The ATP/WTA/ITF has been topsy-turvy for months since the coronavirus pandemic hit back in March, shutting the 2020 season at least temporarily. The only squeaky view of hope may still be this year's U.S. Open which players still want to play despite limitations.
But due to the health restrictions and social distancing for the population the New York premier tournament has decided to impose rules that some are not wanting to partake. Playing to a no spectator/fan arena is one of the changing factors for this year's event.
No. 6 - Greek player Stefanos Tsitsipas had commented to Greek journalist Vicky Georgatou that it wouldn't be good playing like that. "Playing in a dead atmosphere, without any life...We need the crowd, we can't play alone..." A second tangible would be for players to stay in hotels near the airport or in Queens outside of the Manhattan area.
This would be uncomfortable for players who enjoy the lifestyle, foods and shopping that makes New York sparkle. The transportation over there and back to a quiet hotel without the excitement may be a no-brainer. The players would have to go through routine coronavirus testing which impedes on their lives but it wouldn't be any more disturbing than the constant anti-doping procedures that they are under.
The USTA wants to have the players be accompanied by only one or two other people instead of an entourage. Most players are good with this but a rift has developed between players when Novak Djokovic has commented on the difficulty of just having one person travel with him.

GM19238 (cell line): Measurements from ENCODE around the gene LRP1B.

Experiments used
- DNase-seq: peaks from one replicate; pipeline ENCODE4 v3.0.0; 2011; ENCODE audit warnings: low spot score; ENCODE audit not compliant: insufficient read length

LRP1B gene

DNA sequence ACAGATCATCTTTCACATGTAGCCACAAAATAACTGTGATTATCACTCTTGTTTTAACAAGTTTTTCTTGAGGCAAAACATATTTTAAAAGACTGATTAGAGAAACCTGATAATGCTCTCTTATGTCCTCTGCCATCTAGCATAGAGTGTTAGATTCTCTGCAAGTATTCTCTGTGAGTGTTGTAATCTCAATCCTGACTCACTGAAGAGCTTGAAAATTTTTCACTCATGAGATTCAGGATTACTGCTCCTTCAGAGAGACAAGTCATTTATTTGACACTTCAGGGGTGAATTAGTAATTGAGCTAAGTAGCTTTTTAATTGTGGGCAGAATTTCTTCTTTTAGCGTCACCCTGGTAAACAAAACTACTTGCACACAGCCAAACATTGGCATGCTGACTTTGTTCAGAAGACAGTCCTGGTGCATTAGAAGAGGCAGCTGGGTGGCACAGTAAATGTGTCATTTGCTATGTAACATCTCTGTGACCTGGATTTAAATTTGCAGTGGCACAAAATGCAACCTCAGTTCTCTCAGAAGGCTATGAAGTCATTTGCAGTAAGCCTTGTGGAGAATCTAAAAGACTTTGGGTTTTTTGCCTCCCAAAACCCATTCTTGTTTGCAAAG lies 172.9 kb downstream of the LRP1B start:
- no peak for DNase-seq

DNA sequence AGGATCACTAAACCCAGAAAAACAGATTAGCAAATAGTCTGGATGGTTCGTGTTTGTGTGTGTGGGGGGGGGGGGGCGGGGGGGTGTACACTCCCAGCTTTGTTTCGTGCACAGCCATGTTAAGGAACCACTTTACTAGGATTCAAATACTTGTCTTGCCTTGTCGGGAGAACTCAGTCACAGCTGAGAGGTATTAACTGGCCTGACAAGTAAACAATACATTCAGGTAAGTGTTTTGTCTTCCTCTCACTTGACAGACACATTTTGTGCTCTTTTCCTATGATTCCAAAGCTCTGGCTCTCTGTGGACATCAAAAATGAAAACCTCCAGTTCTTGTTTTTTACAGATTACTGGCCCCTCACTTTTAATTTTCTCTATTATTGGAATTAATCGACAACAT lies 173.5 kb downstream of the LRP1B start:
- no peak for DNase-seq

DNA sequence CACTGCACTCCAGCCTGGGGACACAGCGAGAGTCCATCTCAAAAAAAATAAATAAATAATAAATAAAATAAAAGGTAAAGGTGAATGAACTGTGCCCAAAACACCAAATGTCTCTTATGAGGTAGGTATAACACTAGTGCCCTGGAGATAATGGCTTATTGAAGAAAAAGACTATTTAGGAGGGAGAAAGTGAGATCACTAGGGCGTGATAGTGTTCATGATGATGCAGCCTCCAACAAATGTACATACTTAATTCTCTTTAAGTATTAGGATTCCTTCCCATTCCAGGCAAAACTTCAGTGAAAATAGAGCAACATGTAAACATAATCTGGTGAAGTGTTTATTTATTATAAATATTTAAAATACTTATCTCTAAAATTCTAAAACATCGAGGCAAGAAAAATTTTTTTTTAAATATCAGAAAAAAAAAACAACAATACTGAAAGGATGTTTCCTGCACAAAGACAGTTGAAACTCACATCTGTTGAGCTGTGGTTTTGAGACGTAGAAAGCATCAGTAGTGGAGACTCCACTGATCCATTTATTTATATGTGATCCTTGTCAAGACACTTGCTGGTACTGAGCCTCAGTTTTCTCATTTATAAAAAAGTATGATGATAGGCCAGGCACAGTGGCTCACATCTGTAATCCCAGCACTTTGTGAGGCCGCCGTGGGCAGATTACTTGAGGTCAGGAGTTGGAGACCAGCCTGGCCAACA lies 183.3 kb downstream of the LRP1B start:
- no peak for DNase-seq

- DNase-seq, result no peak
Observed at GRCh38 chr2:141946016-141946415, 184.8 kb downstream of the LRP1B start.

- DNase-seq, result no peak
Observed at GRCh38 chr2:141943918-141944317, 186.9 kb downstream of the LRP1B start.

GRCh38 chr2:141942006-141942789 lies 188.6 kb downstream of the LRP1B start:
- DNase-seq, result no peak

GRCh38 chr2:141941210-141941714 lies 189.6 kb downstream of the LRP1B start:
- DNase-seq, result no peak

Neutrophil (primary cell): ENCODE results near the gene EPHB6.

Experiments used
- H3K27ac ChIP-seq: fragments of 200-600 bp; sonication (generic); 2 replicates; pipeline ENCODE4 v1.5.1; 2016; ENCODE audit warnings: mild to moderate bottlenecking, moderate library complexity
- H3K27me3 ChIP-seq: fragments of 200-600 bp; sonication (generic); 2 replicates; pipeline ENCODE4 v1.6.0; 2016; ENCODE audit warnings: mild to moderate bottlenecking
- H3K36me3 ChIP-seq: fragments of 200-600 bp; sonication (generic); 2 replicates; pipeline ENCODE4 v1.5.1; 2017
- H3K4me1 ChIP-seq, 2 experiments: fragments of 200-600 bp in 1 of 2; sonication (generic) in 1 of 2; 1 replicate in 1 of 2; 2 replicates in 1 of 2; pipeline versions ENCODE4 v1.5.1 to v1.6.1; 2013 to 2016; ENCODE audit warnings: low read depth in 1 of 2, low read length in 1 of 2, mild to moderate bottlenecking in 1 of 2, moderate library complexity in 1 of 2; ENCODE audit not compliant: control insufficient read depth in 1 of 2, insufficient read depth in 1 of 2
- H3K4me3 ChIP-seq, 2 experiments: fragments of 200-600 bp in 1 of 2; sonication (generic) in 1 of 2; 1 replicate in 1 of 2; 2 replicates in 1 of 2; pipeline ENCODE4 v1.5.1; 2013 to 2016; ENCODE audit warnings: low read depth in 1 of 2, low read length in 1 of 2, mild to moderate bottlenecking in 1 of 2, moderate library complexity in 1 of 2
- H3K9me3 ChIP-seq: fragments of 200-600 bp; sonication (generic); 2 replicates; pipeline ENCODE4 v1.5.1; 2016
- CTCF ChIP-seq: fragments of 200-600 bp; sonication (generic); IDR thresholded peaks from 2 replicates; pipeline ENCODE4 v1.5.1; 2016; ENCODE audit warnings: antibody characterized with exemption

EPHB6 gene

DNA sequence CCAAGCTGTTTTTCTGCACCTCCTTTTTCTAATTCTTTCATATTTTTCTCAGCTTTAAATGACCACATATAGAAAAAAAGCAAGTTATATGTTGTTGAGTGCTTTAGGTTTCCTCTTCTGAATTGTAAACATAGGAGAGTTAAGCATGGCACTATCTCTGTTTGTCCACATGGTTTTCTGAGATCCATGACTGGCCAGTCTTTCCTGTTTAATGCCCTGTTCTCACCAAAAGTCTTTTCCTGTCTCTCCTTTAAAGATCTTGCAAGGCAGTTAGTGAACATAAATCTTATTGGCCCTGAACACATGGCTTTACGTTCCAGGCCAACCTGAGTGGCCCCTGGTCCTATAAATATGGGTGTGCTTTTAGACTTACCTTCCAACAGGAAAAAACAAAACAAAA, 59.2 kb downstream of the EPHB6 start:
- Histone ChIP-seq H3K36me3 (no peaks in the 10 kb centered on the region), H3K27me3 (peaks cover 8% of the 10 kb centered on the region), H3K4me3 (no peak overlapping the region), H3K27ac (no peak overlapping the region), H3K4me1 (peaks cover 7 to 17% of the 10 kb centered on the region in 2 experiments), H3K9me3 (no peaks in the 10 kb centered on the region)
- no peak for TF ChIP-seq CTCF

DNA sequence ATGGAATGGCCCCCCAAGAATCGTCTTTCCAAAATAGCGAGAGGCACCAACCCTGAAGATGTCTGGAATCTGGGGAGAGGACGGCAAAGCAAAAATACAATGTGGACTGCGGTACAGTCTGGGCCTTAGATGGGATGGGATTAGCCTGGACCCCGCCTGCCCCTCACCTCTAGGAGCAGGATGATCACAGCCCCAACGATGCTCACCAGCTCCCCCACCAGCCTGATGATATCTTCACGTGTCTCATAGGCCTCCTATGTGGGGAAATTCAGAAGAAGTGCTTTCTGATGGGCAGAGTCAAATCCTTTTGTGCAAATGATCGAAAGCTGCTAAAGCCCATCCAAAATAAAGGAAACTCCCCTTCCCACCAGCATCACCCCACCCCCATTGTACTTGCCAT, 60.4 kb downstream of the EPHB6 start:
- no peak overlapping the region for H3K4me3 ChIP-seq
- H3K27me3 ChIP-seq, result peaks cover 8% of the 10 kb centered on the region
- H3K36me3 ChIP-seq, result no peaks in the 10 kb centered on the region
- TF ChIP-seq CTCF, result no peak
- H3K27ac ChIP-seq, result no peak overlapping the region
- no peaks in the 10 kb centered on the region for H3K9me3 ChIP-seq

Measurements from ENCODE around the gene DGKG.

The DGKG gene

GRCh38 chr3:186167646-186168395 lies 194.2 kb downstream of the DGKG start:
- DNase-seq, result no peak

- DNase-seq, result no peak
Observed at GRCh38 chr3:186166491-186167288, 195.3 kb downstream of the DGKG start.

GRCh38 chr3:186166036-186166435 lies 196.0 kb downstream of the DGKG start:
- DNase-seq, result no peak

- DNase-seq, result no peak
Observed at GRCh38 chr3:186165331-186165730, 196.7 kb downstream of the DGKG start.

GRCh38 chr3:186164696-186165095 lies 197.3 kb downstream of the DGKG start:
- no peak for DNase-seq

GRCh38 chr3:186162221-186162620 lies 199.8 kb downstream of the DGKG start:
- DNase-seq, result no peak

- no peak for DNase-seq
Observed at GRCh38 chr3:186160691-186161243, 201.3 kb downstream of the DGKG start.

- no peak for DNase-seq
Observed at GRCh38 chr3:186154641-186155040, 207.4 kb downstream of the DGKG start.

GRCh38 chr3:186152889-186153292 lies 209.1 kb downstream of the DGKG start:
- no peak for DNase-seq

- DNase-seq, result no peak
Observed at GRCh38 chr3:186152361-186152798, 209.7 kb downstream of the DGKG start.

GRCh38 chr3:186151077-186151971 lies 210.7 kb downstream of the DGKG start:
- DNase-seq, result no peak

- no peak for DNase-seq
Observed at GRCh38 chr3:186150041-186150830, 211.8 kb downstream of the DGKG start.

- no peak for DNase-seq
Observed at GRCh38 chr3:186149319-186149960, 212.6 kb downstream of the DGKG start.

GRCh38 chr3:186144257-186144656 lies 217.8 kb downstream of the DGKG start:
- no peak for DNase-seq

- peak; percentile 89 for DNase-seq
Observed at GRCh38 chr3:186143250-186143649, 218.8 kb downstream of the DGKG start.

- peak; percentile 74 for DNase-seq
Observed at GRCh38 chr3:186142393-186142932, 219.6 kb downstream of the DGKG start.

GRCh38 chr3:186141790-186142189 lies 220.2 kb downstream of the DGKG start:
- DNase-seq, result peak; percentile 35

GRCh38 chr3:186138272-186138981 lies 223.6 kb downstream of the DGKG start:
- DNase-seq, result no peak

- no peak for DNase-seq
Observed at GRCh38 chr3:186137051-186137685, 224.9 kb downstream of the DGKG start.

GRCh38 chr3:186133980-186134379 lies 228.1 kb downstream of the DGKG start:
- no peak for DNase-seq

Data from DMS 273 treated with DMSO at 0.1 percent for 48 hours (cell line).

Sachia Vickery a WTA 70s ranked player pointed out that "He should go and play a 60K (lower level tournament) in Troy, Alabama and then come back and let us know how hard the conditions are". Danielle Collins another WTA player in favor of participating in the Open says he (Djokovic) should be supporting the chance to play rather than "spoiling it for players and fans." Collins feels that "This is a massive opportunity for players to start making money again..." since nearly everyone has been off the competitive court for over three months.
Noah Rubin agrees and knows that it means so much for the players whose finances have continued to plummet, but also it is important for the tournament itself.
Rafael Nadal has expressed that he isn't interested in playing in the United States in general and New York specifically.
Since the French Open supposedly will happen a week after the Open, he may rather concentrate on that slam.
Novak Djokovic finds the restrictions confining and feels he wouldn't want to do any of it. Roger Federer is out of the situation. He is still rehabbing from recent arthroscopic knee surgery and will give this 2020 season 'a miss'
The No. 1 WTA - Ashleigh Barty says "...tournaments are eager to run but keeping everyone safe has to be the priority...I can't wait to get back out there...but we have to make sure it's safe to do so first..." There's a spectrum of players who still want to play the U.S.
Open despite limitations yet the health environment has created doubt in many of the athletes' minds. The tournament itself is looking also not only on keeping players and personnel safe, but finances is a major issue too. If the U.S.
Open isn't able to pull things together this year, there will be a disastrous money hole building that possibly next year the New York tournament will have a struggle on starting up even then.